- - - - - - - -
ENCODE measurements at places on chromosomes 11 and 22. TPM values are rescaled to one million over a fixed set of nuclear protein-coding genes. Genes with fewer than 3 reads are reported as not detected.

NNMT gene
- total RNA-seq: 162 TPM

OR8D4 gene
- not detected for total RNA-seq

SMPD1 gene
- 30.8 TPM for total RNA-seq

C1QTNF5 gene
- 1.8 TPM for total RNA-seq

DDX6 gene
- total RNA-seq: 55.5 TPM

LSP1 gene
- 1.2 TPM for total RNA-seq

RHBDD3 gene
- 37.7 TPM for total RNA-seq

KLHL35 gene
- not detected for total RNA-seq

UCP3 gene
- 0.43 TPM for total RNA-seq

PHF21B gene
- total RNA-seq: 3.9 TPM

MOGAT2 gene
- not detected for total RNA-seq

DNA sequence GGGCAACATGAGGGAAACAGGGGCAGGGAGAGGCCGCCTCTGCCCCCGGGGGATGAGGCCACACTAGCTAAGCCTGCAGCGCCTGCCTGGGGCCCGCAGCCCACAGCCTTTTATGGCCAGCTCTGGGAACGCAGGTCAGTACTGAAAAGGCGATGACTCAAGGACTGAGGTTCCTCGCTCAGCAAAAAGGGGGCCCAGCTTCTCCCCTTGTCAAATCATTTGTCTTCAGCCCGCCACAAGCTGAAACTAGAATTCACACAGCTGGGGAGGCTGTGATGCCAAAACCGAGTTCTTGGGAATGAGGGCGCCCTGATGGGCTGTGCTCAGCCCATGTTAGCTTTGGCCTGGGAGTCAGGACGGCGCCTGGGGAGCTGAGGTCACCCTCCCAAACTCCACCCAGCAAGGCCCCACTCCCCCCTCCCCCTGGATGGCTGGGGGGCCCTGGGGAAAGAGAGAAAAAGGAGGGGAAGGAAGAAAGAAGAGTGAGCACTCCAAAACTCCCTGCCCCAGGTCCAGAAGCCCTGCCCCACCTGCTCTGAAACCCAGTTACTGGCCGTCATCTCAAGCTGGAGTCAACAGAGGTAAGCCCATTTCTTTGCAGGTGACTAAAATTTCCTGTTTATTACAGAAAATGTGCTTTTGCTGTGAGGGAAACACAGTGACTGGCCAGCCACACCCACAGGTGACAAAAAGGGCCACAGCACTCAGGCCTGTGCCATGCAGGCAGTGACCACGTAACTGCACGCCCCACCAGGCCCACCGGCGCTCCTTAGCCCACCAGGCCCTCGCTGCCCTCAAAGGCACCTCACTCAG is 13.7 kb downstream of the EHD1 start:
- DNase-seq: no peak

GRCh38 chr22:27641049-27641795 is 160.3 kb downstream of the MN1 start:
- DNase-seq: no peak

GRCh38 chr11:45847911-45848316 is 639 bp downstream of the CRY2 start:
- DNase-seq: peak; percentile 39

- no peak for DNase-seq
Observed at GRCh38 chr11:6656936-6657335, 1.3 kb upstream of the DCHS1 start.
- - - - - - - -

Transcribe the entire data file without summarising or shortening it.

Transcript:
ENCODE measurements at places on chromosomes 11 and 22. TPM values are rescaled to one million over a fixed set of nuclear protein-coding genes. Genes with fewer than 3 reads are reported as not detected.

NNMT gene
- total RNA-seq: 162 TPM

OR8D4 gene
- not detected for total RNA-seq

SMPD1 gene
- 30.8 TPM for total RNA-seq

C1QTNF5 gene
- 1.8 TPM for total RNA-seq

DDX6 gene
- total RNA-seq: 55.5 TPM

LSP1 gene
- 1.2 TPM for total RNA-seq

RHBDD3 gene
- 37.7 TPM for total RNA-seq

KLHL35 gene
- not detected for total RNA-seq

UCP3 gene
- 0.43 TPM for total RNA-seq

PHF21B gene
- total RNA-seq: 3.9 TPM

MOGAT2 gene
- not detected for total RNA-seq

DNA sequence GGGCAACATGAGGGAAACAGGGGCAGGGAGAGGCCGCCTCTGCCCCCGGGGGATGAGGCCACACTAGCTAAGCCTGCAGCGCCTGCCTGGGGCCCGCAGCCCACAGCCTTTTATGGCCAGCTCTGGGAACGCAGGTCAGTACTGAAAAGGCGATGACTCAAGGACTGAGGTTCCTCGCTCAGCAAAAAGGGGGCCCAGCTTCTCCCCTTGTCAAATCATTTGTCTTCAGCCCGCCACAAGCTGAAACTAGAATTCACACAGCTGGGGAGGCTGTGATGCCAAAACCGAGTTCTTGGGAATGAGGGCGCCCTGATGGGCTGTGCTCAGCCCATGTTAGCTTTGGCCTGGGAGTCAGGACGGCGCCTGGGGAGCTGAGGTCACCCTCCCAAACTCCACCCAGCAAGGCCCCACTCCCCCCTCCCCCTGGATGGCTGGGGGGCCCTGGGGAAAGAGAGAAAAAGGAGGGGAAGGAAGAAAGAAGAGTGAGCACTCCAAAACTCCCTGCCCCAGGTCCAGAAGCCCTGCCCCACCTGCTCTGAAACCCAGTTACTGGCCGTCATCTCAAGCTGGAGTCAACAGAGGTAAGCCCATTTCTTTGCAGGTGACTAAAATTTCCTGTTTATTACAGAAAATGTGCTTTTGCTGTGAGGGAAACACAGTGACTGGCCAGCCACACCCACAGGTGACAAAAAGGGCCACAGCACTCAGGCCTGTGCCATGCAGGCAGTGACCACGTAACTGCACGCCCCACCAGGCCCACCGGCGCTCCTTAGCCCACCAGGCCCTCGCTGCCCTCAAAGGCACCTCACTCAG is 13.7 kb downstream of the EHD1 start:
- DNase-seq: no peak

GRCh38 chr22:27641049-27641795 is 160.3 kb downstream of the MN1 start:
- DNase-seq: no peak

GRCh38 chr11:45847911-45848316 is 639 bp downstream of the CRY2 start:
- DNase-seq: peak; percentile 39

- no peak for DNase-seq
Observed at GRCh38 chr11:6656936-6657335, 1.3 kb upstream of the DCHS1 start.